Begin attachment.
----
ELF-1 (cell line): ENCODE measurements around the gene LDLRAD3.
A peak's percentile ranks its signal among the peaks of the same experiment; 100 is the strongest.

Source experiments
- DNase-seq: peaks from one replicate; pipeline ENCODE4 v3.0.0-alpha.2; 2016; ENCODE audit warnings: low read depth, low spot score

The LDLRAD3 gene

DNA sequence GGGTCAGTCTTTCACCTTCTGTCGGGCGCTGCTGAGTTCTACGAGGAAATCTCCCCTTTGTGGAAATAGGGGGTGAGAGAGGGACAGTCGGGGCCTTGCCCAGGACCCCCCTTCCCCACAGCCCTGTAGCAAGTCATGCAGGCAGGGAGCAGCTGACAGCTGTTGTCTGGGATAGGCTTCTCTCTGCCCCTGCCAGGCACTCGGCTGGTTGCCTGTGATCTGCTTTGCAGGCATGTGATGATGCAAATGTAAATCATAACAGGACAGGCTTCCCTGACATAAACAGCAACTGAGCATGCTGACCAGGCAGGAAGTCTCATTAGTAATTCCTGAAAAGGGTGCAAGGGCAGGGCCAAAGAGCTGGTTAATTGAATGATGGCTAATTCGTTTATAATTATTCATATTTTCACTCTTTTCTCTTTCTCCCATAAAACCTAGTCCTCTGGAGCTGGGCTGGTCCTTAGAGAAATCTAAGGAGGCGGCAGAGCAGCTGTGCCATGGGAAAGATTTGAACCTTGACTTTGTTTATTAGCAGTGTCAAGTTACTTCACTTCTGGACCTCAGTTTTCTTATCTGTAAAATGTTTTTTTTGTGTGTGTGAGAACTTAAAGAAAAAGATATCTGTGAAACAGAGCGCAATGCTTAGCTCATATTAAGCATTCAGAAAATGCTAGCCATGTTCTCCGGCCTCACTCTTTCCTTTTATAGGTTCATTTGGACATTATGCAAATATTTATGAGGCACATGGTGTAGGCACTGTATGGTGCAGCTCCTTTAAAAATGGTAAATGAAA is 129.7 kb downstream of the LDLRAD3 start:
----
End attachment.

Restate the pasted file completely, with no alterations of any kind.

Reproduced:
ELF-1 (cell line): ENCODE measurements around the gene LDLRAD3.
A peak's percentile ranks its signal among the peaks of the same experiment; 100 is the strongest.

Source experiments
- DNase-seq: peaks from one replicate; pipeline ENCODE4 v3.0.0-alpha.2; 2016; ENCODE audit warnings: low read depth, low spot score

The LDLRAD3 gene

DNA sequence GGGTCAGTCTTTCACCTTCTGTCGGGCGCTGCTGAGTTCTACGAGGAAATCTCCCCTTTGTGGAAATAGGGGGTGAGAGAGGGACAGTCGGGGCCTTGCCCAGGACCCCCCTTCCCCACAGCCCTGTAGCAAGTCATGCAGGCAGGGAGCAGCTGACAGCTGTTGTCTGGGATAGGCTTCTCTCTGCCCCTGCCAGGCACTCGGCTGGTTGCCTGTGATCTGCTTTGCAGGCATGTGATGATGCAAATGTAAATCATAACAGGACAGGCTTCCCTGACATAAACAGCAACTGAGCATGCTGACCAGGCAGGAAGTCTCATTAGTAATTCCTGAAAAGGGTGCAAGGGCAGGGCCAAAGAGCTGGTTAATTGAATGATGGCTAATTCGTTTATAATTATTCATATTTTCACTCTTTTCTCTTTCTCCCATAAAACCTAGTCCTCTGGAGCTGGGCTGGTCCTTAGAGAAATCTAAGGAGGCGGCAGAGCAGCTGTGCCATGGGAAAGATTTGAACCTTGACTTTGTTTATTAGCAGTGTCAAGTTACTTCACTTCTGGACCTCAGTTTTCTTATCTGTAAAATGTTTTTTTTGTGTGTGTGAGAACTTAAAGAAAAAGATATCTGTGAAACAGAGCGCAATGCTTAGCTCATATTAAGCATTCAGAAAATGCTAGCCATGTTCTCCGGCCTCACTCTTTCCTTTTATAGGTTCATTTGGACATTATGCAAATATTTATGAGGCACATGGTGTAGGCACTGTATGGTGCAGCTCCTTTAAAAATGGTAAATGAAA is 129.7 kb downstream of the LDLRAD3 start: